“What we’ve got here is a failure to communicate.” ~ the 1967 movie Cool Hand Luke
It sounds so simple: say what you mean. But, all too often, what I try to communicate gets lost in translation…literally. Let’s face it! Communicating effectively in a second language is not my strength. Many days, I have a failure to communicate. But, last week’s problem was not because of ineffective communication in Spanish. It was a problem with forgetting my cell phone.
Last Sunday, our god-daughter invited us to her presentation at the border of Costa Rica and Nicaragua. Her father, Jairo, had tried to call us for a week to invite us to Alba’s presentation. Unfortunately, I had turned off my old cell phone…the number that Jairo knew. So, Jairo had to walk to our house to give us the invitation.
That was my first mistake. I gave Jairo my new number and asked him to send me a text message with directions to the place where Alba would give her presentation. That was my second mistake. Jairo doesn’t know how to send a text message. Who knew?
We made arrangements to meet on the mainland at 7 am. But, we neglected to tell each other where we would meet. That was the third mistake.
I explained to Jairo that I would have our taxi driver, Francisco, take us to the border for Alba’s presentation and I would call him when we got to the mainland to pick them up. That was my fourth mistake. I forgot my phone!
It was a beautiful, cool Sunday morning when we walked to the port along the beach path. I wasn’t thrilled about walking into town at 5 am, but the overnight rains left a smooth and packed beach trail which was much easier to walk. The sun was beginning to rise as we boarded the ferry.
I filled my backpack the night before with all of the things I would need…water, house keys, flashlight, camera, money, passports ( if we needed them to enter the border) and a book to read on the ferry. I was prepared. What I wasn’t prepared for was a search through all the contents of my backpack looking for my cell phone. “Where’s my phone?” I asked Ron as I unloaded all the contents into his lap. “Where did I put my cell phone?”
Unfortunately, it was sitting on the kitchen counter at home. “Oh well, no worries. Jairo is going to meet us at the dock on the mainland,” I said to myself. Really, I was panicking. Without a connection to the world, I couldn’t check my email, look at Facebook, or call anyone.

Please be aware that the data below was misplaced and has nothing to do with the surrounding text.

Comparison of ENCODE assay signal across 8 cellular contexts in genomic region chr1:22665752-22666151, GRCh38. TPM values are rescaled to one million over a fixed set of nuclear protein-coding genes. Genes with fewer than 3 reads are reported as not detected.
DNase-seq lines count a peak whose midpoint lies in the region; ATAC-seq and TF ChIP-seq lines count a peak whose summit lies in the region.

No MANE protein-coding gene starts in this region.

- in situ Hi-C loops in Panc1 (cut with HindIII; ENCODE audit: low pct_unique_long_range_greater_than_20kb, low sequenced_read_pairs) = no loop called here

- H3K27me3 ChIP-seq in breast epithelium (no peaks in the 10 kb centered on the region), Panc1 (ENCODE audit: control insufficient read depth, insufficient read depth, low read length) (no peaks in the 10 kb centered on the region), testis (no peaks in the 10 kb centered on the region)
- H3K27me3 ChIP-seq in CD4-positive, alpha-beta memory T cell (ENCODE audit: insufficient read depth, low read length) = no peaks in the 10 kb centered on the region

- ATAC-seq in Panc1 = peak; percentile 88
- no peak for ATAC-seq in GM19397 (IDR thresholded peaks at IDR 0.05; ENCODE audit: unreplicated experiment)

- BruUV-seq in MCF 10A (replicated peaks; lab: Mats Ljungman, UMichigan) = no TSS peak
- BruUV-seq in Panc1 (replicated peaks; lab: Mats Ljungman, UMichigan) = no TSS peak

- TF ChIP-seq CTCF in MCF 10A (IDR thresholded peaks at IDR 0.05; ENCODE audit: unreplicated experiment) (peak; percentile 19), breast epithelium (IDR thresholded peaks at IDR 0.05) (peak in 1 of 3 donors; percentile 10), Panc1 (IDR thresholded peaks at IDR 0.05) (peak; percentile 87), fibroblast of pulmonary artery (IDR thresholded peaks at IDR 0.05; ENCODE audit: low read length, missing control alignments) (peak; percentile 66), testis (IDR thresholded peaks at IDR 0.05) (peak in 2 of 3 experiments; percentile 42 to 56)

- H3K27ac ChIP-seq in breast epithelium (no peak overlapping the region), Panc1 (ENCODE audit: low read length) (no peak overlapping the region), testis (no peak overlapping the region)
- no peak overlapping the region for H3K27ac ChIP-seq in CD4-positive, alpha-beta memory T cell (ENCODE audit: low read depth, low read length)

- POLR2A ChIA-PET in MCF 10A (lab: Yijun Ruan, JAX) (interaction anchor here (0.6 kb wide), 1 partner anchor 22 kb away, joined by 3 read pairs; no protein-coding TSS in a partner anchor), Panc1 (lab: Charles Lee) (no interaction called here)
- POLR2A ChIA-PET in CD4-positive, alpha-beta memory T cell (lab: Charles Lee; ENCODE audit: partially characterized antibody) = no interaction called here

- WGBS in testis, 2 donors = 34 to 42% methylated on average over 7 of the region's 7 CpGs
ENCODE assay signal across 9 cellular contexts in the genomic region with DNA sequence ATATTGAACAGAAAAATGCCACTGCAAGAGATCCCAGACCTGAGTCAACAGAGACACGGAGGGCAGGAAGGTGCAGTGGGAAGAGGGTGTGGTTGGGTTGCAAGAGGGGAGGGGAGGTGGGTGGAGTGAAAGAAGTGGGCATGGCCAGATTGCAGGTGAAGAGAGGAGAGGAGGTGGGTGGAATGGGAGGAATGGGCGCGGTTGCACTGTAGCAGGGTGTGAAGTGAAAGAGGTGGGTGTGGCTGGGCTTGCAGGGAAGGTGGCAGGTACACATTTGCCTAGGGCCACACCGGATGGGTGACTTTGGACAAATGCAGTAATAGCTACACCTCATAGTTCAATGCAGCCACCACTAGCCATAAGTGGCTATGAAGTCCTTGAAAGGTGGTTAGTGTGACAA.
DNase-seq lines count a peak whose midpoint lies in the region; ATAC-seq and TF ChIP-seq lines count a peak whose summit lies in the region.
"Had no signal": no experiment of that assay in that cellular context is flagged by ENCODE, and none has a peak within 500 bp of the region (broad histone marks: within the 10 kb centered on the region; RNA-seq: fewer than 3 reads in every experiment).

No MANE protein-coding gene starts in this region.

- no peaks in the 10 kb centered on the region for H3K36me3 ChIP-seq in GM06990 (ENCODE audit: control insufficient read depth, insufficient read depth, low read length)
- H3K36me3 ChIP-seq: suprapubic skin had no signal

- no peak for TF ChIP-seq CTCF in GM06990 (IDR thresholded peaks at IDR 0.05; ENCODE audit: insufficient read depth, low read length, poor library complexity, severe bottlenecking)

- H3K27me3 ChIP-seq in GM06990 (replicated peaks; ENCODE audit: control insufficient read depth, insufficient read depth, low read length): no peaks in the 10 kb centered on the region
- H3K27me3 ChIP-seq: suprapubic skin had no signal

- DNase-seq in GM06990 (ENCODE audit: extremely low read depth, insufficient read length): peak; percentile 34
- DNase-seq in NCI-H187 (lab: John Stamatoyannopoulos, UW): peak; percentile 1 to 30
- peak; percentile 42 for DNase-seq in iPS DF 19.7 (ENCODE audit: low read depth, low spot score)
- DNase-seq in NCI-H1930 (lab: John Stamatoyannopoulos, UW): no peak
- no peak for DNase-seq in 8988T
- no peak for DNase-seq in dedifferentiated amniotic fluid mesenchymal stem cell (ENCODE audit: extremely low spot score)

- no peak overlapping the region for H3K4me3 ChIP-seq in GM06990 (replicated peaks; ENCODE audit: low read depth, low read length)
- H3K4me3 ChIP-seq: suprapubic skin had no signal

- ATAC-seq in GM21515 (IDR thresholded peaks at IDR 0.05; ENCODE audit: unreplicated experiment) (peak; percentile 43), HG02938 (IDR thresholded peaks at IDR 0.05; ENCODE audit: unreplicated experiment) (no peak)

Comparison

What a sick feeling I had! What if Jairo wasn’t at the dock? What if someone needed to contact me? What if I have an emergency? Have you ever felt that way? I need my phone numbers, but they are all in my phone. Who keeps a paper list of phone numbers? Who actually knows phone numbers from memory? That’s what speed dial is for.
I had to calm my anxieties and the sun was rising over Concepcion volcano. What an amazing sight. I followed the path of the sun for our hour’s trip across the lake, while snapping hundreds of photos. I was mesmerized and it took my mind off my failure to communicate.
When we arrived at the dock in San Jorge, Francisco was waiting for us…but Jairo and Alba were not. We searched the restaurants, the ranchos, the waiting areas…no they were not there.
“Francisco, do you have any phone numbers of people on Ometepe Island?” I asked. “Yes, I have many,” he said. We went through his contacts and tried to call several people to see if they knew Jairo, but not one of his contacts had Jairo’s phone number.
We waited another hour and decided that the best thing to do was to return home.
The next ferry took us to San José on Ometepe Island. It was packed with Nicaraguans who had a long weekend to celebrate Independence Day. AND…they were all on their phones and laptops! I was so jealous.
We had to thumb home in our best Sunday outfits because the buses weren’t running. When we arrived home, my phone was exactly where I thought it would be… sitting on the kitchen counter…just where I left it… with 6 missed calls from Jairo, and a text message from Alba telling us that her dad would meet us at the rotunda in Rivas.
Sigh! Failure to communicate. I felt so bad that we missed Alba’s presentation. However, looking at the bright side, I got some terrific photos of the sun rising over Ometepe Island. I learned not to assume that everyone knows how to send text messages and I need to keep a small notebook with emergency telephone numbers in it. Most importantly, I learned that I don’t have to constantly be tethered to my phone. I would have missed some great shots while checking Facebook on the ferry.
I’m leaving for the states this week to visit my mother. I will definitely have failure to communicate, but don’t worry. I’ll be back soon. 🙂